The reality is we could fill our freshman class just with just legacy admits — two times over. Our applicant pool of 14,000 this year had about 3,500 students who had some TCU connection. Yes, we’re absolutely delighted that sons and daughters, nieces and nephews and siblings of TCU alums are applying to TCU in record numbers. Is it important to us? You bet it is. That’s one of the first things we look for. We want people who’ll be happy here. It doesn’t come as a surprise to legacies what this place is all about. They’ve done their homework. They’ve grown up here in some cases. It’s an important element that we consider, but its only one element of many that we take into consideration.
You’ve talked about the record number of applicants; can you talk more about the caliber of those applicants? Has that changed?
This fall class is setting records on many fronts — not only is it the highest number of applications of all time, but it will have the highest SAT of all time, the highest ACT and the highest class rank.
If we could quantify this, it’s probably a group of students bringing with them the most rigorous curriculum from high school this institution has ever seen, too. As an institution gets more and more selective, that one element — the rigor of the high school curriculum — becomes the most important player in the entire admission decision. All the other objective markers — the grades, class rank, and test scores — all those are much more popular, but the reality is those things are not the most important thing to us as admission officers. All those things, too, are at new highs.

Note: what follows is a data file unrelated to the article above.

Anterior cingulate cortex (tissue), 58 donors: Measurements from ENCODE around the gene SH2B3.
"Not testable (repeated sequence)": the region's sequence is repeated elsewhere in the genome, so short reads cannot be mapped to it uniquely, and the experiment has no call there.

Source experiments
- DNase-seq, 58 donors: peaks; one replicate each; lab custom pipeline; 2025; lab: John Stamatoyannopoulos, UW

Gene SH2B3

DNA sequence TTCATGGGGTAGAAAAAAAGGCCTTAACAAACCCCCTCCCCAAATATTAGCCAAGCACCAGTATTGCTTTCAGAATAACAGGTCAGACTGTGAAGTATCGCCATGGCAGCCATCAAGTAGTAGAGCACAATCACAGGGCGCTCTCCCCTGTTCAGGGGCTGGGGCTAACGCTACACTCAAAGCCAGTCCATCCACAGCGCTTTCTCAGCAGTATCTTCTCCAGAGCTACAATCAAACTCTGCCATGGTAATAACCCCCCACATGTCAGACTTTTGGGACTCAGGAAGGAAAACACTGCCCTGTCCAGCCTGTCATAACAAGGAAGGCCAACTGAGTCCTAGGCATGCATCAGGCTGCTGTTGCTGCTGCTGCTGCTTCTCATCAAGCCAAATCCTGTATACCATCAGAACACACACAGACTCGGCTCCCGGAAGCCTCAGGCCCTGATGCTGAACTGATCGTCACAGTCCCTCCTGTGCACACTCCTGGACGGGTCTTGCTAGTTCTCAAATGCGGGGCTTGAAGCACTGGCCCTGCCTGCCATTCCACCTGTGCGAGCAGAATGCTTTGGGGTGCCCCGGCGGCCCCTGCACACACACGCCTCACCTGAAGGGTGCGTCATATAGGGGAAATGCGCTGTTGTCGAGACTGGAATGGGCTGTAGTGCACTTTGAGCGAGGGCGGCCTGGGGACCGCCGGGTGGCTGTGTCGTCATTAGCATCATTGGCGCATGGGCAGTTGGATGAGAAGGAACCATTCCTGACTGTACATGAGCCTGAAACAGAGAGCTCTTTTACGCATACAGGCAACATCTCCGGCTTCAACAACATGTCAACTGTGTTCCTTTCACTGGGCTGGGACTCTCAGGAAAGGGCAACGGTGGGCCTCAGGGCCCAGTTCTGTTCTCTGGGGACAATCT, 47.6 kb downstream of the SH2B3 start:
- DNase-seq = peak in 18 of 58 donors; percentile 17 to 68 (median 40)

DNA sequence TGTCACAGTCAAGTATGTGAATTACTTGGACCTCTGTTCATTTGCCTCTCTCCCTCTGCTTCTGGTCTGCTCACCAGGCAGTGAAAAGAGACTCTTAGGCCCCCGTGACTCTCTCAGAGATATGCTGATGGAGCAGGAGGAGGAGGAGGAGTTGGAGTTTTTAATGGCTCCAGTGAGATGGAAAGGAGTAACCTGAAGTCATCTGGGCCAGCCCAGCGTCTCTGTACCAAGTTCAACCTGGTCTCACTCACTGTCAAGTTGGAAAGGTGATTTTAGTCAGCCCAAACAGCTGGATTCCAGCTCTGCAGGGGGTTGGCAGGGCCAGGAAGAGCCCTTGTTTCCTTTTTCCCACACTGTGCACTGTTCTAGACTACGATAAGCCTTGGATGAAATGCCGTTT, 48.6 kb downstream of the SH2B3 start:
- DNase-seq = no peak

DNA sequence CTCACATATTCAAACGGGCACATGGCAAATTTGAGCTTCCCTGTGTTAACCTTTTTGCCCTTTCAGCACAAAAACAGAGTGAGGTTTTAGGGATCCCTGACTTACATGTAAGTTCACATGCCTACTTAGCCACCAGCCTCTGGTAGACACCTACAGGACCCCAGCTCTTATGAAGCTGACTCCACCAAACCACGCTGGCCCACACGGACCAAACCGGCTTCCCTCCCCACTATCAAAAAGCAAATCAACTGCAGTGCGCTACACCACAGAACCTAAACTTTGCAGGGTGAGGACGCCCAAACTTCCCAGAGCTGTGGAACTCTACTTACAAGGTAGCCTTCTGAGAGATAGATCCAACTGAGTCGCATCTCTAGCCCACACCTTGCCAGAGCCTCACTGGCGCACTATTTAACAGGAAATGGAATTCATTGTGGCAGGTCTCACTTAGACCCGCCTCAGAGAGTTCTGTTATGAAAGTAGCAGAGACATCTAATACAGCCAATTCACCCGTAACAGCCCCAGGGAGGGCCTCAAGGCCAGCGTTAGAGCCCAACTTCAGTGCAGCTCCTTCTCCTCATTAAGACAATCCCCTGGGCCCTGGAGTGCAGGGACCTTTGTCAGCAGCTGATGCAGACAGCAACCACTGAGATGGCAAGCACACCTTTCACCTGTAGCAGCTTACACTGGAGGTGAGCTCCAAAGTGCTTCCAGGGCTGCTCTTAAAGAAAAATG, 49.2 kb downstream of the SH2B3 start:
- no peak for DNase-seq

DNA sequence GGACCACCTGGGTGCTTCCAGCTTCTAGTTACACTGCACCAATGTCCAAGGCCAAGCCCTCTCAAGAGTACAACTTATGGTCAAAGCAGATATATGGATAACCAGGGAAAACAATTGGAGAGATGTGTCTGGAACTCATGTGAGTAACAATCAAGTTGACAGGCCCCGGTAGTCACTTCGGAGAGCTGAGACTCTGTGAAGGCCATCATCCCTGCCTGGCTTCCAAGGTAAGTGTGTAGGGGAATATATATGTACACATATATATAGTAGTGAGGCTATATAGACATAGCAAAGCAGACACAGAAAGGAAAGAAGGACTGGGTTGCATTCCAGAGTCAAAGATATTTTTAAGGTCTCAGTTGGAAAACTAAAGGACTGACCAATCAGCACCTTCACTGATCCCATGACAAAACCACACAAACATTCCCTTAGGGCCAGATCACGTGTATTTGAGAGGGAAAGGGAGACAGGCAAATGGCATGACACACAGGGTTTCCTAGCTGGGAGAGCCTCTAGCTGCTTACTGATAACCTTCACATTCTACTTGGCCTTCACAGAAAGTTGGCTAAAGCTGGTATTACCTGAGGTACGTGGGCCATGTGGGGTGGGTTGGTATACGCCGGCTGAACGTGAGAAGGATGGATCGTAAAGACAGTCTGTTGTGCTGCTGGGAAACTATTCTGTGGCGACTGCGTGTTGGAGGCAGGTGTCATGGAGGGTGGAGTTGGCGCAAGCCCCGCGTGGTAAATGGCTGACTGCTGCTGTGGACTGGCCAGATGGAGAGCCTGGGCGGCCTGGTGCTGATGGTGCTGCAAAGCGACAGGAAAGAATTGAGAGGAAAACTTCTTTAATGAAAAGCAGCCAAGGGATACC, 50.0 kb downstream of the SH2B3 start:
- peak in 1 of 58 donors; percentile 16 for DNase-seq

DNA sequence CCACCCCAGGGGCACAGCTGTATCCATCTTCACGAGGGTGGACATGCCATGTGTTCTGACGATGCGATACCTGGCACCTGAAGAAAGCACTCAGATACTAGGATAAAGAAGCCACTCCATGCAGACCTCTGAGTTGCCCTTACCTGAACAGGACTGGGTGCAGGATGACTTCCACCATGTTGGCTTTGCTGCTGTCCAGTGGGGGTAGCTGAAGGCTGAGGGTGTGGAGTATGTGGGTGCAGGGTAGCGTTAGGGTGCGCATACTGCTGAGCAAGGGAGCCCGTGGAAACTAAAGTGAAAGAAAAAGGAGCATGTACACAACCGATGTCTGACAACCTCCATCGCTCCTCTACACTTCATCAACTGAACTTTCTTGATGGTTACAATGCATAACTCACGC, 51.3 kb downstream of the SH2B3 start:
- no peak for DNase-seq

Let me also add, however, that they are not significantly higher than they have been in the past. One of the things I get a kick out of is alums who hear about the success this university’s had and say, “Man, I’m glad I went to school when I did, because I’d never get in today.” Well, some might not, but the reality is most would have because even though we continue setting these records, the reality is there’s not a lot of difference. The biggest difference is the huge number of students who want to come here.
What’s been the impact of new media and the Web on admissions?
I could go on for days about this, but my abbreviated response has to do with my being a parent who has gone through this admission process twice in the last three years. I have a pretty good idea what kids and parents are getting in the mail and the kinds of contacts they have, and there is an evolution going on. It’s not only an evolution in what’s being sent from the colleges and universities, but more important, it’s an evolution in how students and parents are reacting to this.